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Nice Jumper By Tom Cox

Release date: 01st July, 2018
Publisher: Black Swan

List Price: £14.99
Our Price: £12.99
You Save: £2 (13%)
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As a prepubescent teenager, Tom Cox initially dreamt of becoming a rock star or possibly even the new Willy Wonka, but from the summer of 1988, when he was 13, to the summer of 1993, he played golf virtually every day to the point where the sport dominated his life. “I didn’t just play golf,” he writes, “I dreamed, walked and talked it.”

In what has been described as golf’s answer to Fever Pitch, Cox admits that for five years, he devoted every hour to “becoming the East Midlands’ answer to Lee Trevino.” He came close to achieving that goal, getting his handicap down to two, but this is no tale of a nearly-man, a guy who ‘coulda been a contender’. It’s a rich, incredibly funny story of a talented teenager who happens to be ‘into’ golf yet still does all of those stupid things that teenage boys do – often on the golf course or in the clubhouse.

Nice Jumper is more than a book about golf; it’s about growing up, about making a transition from boyhood to early manhood. It will strike a chord with anyone who, at some point during their teenage years, felt that messing about with their mates was significantly more important than school, or that getting up to some dumb piece of mischief and having to explain yourself afterwards was, in fact, a great laugh.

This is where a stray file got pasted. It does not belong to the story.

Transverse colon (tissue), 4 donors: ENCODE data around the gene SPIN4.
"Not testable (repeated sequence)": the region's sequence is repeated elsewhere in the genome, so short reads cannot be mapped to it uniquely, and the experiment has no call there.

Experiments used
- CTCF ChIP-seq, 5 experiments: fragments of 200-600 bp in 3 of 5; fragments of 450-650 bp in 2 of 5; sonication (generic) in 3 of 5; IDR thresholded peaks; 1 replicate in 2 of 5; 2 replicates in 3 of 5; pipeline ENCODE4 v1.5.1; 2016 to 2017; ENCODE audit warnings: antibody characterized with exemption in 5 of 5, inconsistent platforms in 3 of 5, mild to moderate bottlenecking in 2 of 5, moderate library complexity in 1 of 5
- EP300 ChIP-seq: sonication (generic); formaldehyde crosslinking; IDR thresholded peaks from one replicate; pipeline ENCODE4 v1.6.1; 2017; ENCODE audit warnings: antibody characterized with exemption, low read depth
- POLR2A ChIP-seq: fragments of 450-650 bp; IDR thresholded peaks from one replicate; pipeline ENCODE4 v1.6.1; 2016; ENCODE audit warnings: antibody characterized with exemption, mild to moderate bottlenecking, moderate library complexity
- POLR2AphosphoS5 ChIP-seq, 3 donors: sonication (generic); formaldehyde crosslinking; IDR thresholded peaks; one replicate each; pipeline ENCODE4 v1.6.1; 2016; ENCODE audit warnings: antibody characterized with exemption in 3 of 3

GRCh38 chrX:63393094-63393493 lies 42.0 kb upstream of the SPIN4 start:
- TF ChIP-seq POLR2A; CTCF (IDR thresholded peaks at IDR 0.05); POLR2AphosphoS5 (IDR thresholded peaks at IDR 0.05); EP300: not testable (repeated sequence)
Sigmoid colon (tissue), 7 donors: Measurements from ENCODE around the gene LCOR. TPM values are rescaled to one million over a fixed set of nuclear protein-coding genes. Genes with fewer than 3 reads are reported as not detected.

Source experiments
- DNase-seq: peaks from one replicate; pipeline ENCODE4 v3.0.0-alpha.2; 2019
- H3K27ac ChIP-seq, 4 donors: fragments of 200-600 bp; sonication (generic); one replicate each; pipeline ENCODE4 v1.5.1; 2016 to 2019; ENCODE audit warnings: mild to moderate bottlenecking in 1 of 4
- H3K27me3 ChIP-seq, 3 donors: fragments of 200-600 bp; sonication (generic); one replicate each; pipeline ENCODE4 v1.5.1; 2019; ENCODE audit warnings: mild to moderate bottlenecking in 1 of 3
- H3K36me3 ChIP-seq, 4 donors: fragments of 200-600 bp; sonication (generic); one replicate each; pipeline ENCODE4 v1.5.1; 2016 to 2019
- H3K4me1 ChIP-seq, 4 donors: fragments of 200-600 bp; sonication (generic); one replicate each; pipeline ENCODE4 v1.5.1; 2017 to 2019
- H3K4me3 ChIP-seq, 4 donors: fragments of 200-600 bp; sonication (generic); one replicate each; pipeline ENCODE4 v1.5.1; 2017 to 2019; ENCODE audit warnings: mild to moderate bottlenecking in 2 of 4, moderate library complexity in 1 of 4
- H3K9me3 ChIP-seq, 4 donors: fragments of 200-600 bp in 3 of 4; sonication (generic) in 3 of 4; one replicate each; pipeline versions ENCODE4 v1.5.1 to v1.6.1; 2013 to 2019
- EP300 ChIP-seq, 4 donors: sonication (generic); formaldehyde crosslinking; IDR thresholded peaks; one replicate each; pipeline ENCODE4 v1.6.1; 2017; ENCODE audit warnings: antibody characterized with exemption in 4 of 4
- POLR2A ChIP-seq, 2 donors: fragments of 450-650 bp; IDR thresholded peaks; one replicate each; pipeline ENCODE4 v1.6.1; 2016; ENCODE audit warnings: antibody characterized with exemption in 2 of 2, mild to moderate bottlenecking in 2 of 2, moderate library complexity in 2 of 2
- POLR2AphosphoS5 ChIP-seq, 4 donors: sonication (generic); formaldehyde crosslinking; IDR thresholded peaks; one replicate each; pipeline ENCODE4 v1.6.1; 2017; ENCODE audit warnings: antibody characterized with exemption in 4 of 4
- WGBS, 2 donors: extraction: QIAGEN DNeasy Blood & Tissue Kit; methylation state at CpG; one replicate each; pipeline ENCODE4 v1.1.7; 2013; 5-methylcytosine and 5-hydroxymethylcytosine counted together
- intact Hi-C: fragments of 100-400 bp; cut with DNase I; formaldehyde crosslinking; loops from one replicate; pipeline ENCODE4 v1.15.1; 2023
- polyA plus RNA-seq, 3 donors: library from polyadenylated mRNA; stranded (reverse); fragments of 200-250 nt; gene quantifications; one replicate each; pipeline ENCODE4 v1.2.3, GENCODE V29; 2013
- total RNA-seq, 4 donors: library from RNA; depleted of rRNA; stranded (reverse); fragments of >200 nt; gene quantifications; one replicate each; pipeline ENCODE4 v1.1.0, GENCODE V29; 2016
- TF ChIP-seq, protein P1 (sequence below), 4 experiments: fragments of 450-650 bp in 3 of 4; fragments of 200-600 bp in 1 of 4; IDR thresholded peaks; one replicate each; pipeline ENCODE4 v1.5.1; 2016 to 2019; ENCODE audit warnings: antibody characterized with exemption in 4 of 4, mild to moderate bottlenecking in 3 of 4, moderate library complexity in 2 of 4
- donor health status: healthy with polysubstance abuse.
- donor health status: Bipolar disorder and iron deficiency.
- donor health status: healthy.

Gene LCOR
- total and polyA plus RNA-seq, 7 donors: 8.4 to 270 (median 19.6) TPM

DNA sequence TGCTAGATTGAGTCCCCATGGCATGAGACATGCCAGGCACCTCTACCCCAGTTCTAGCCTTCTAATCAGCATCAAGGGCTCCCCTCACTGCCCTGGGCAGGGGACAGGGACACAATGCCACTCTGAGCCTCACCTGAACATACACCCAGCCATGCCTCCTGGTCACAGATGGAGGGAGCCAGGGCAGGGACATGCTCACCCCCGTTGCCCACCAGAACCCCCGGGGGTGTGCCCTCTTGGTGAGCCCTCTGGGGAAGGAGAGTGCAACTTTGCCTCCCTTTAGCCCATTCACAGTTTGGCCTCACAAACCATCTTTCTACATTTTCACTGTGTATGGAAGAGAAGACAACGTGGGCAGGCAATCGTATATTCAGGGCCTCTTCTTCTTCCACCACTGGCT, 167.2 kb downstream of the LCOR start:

In Cox’s case, he and his pals set fire to the golf professional’s shop. For a laugh. Yet it could never be perceived as an act of maliciousness; it’s daft because teenage boys spend a lot of time on the daftness scale, laughing at things that their elders (and many females) find weird.

What makes Nice Jumper very funny is that Cox’s perfectly normal teenage development, which includes lashings of mischief, cheek, and general messing about, is set against the staid backdrop of Cripsley Edge golf club. Furthermore, because Cox was a genuine golfing prodigy, officials at the club couldn’t understand how this young lad, an exceptional golfer, could suddenly revert to teenage boy mode and drop something unwanted into a fellow-golfer’s shoes or locker.

Laced with themes of adolescent awkwardness set against a golfing backdrop, Cox maintains that he wrote Nice Jumper (he gives four reasons) before the memories of those joyous days disappeared. Anyone who once revelled in the belly-aching laughter of their teenage years should be grateful.


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